For me, one major learning outcome from the ONL course was the realization that so much pedagogy, strategies and online tools have already been thought out, planned, executed and analyzed, that my colleagues and I certainly don´ t have to invent the wheel again. I´ m wholly convinced now of the value of collaborative learning, not least for acquiring the factual argumentative skills that are vital in the sciences. And while I´ m enthusiastically thinking that yes, it all works! it can be done!  – the interesting challenge now is to figure out how to actually apply it all. I keep coming back to being between a rock and a hard place: at least at my university we are required to take on huge student groups and provide individual feedback and to stay within budget and promote group work and to grade students only based on individual performance. It is difficult to come up with a collaborative course design for a two-week course that does not exceed 40 hours study time per week for 170 students and 4 teachers who have other jobs to take care of and little time to follow activity blogs, give feedback, monitor discussions and seminars, grade written reports and evaluate the individual contributions, and then also offer alternative or extra examination to students who were sick or otherwise unable to do the exam. Of course, having most of the course on-line does helps keep costs down, as we don ´t have to rent lecture halls and study rooms for group work.

Another important realization was how the COI presences work, and that the emotional presence is a key factor. Perhaps there is, at least within the “hard” sciences, a lingering idea that emotions have nothing to do with the subject or the teaching thereof, and that on the contrary, the impassive face and the monotonous voice convey the proper seriousness. Yet we all probably have fond school memories of one or two enthusiastic and expressive teachers who seemed able to make almost any subject interesting.

Or were they just acting? Maybe this was just a way of coping with a boring subject and a boring life? Hard to tell… but it gave me the idea of perhaps asking a good actor to teach us about the small nuances, the tiny gestures, the voice inflections that convey emotions and states of mind. And not just for applying to our teaching style, but also for detecting and interpreting emotions and moods among the students, and in turn helping them interpret the same. Indeed, this is to some extent already standard procedure in health care education, where students practice patient interaction in simulations with actors. Moreover, in support of a more complex use of emotions in learning, drama appears to be an established concept in primary education, as exemplified by Theatre in Education (TIE), where “the teacher in the TIE setting can become a conceptual artist who moulds knowledge, feelings, thoughts, sensations and experience into an active and activating educational process” and “the student himself takes the initiative and responsibility” (quotes from

A third insight which has been accentuated by the current Covid-19 situation is that medical education already does involve a lot of collaborative learning, and, for instance in the interprofessional teams of expertise that are now more or less standard at hospitals, has done so for many years. The professional life totally depends on teamwork, and it involves life-long learning. My insight is that this should be stressed as well as practiced early on in medical school, and that there are interesting and clever ways of doing that – even online.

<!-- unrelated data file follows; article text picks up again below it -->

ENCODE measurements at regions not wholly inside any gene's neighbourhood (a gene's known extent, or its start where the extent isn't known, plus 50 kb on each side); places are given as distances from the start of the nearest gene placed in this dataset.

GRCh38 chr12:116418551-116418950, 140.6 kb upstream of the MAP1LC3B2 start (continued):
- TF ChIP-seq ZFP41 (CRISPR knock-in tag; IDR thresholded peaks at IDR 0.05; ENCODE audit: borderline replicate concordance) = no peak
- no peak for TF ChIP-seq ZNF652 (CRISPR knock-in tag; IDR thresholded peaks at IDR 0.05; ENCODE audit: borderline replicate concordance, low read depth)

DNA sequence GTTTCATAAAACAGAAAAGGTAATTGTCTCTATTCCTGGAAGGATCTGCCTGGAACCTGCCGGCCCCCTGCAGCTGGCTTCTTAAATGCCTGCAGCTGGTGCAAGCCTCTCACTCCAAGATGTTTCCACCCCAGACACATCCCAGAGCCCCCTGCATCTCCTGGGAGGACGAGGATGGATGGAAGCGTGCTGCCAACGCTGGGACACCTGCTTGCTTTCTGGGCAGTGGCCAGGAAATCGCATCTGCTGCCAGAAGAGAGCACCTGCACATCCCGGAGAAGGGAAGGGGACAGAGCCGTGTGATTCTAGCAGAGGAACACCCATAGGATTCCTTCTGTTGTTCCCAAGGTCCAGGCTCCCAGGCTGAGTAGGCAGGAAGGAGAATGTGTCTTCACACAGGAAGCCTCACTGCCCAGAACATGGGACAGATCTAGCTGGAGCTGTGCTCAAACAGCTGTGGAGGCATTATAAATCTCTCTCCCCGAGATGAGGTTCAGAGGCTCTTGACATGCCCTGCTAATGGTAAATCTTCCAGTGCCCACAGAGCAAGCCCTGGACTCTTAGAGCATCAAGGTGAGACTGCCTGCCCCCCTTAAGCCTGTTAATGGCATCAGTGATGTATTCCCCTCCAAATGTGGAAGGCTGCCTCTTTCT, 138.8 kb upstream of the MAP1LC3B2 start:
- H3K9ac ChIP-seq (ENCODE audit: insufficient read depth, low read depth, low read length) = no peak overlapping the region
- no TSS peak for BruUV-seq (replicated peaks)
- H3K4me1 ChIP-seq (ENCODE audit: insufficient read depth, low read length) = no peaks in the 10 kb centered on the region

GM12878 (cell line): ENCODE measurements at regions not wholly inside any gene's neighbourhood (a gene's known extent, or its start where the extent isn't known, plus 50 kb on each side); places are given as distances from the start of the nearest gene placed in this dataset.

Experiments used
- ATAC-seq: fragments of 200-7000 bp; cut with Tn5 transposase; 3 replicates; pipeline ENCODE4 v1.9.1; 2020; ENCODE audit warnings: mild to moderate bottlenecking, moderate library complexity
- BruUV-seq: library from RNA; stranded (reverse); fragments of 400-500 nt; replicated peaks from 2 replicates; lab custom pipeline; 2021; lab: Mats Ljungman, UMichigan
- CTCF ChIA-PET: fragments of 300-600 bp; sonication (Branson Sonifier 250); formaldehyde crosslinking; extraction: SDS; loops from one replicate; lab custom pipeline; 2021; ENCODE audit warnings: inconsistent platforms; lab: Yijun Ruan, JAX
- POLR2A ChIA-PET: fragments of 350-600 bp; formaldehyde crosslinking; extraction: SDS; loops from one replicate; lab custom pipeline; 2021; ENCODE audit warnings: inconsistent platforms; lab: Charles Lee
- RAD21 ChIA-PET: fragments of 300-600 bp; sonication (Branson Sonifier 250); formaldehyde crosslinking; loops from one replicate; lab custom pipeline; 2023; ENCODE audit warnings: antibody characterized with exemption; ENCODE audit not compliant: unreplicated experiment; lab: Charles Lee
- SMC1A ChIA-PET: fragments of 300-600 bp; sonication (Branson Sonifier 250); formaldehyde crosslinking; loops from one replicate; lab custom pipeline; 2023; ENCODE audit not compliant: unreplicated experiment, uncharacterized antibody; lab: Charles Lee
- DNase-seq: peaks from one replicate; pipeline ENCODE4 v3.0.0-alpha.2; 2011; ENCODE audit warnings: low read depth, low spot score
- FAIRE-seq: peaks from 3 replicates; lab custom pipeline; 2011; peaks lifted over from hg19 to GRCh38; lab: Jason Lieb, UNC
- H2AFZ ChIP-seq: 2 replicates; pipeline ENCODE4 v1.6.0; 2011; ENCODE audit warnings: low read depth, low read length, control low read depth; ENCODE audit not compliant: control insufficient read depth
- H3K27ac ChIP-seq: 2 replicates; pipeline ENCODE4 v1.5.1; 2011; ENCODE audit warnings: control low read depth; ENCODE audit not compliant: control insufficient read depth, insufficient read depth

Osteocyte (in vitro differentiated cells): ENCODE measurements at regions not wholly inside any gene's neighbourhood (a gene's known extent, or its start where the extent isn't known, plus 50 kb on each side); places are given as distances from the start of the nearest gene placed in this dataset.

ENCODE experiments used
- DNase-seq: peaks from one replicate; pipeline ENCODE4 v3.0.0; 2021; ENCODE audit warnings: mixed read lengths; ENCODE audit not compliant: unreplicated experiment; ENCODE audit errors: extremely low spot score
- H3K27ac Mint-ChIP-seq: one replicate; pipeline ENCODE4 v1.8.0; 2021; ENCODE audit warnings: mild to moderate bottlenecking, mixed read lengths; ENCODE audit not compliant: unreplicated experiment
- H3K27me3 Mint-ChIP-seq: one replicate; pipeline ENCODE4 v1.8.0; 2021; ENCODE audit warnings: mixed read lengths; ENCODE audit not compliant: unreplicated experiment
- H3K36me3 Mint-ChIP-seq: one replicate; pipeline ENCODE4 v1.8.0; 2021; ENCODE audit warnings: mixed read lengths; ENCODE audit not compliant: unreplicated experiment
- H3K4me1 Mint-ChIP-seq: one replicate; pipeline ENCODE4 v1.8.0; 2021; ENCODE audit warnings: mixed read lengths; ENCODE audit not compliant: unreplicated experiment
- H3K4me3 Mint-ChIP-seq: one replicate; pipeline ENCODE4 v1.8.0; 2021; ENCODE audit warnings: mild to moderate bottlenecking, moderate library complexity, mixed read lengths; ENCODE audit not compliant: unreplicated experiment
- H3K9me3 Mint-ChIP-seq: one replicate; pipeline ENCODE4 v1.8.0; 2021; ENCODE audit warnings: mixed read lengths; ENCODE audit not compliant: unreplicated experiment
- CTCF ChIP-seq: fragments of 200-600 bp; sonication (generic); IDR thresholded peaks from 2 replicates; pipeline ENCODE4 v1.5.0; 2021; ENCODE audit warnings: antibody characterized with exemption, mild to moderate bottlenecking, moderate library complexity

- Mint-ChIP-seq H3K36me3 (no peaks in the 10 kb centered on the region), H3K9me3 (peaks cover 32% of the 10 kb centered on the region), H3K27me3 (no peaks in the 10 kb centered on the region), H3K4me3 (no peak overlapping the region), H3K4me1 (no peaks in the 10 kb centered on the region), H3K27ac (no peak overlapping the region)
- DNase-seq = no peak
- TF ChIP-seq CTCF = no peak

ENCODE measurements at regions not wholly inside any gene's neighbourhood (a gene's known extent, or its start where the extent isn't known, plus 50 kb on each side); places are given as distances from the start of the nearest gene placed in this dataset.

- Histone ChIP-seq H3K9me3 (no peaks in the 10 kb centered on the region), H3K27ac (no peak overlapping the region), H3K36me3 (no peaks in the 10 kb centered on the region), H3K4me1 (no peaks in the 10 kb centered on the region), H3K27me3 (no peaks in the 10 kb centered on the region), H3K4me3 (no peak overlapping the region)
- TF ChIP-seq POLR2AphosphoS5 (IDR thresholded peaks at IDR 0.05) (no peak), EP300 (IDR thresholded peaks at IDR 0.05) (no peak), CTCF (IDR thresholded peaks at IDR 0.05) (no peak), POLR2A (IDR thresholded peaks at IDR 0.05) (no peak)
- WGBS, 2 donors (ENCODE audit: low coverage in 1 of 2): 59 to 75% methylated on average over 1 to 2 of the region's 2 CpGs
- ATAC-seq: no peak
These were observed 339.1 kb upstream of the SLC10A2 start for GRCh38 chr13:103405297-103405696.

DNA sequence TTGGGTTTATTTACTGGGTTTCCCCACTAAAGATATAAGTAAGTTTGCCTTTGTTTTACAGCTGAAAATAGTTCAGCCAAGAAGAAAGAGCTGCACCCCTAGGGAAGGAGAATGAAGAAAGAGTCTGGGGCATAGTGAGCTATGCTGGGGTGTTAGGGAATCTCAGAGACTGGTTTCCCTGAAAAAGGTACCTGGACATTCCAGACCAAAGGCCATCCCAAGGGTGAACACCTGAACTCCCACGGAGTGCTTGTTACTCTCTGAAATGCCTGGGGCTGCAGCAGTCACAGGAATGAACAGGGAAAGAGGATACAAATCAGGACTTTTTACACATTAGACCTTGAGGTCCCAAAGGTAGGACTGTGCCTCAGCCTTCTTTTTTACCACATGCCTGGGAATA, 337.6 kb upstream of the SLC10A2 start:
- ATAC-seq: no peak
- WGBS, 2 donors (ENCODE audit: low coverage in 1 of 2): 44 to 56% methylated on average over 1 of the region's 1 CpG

A fourth insight has to do with what one might call the scientific discussion, which is the essence of scientific activity in that it constitutes the central arena of proposing and testing ideas and results, and of questions and doubts as well as a slow acceptance of ideas that actually hold. It is so interesting to follow the public discourse(s) on Covid-19, in that scientists (myself included) take the back-and-forth volleys of models and questions and studies totally for granted as a necessary process in the common quest for knowledge, while many non-scientists are shocked by one scientist saying one thing and another scientist the opposite. The international scientific discussion – whether on Covid-19 or cancer or climate – is a superb example of collaborative learning, and how we question and assess millions of observations from many different angles and contexts to build knowledge to act upon – until there is again reason to doubt it. In addition, the Covid-19 discussion involves so many different kinds of expertise, from epidemiologists to social scientists and economists, and they can all have important points of view to put on the table. The whole situation now is even such that not only can the general public watch how the Covid-19 discussion unfolds, but they can also participate in some aspects of it, by acting on their own conclusions and discussions, for instance on whether or not to visit grandmother, or wear a mask, or throng in restaurants.

So, in the above sense, the situation now is a great illustration of how science works and develops, and one I will use as a teacher to motivate students to assess and discuss observations from many angles – and to dismiss the notion that knowledge is static and can be acquired in its entirety by just reading a set number of books. It also illustrates how fast information can be disseminated (online/digitally, of course) for discussion – including misconstrued and emotionally distorted information, e.g., the case of hydroxychloroquine.

All in all, this indicates that scientific discussion is a perfect topic for online networked and collaborative learning in medical school, and that collaborative learning is the way to go for the whole world.

Topic 5 – Lessons Learnt: Go collaborative!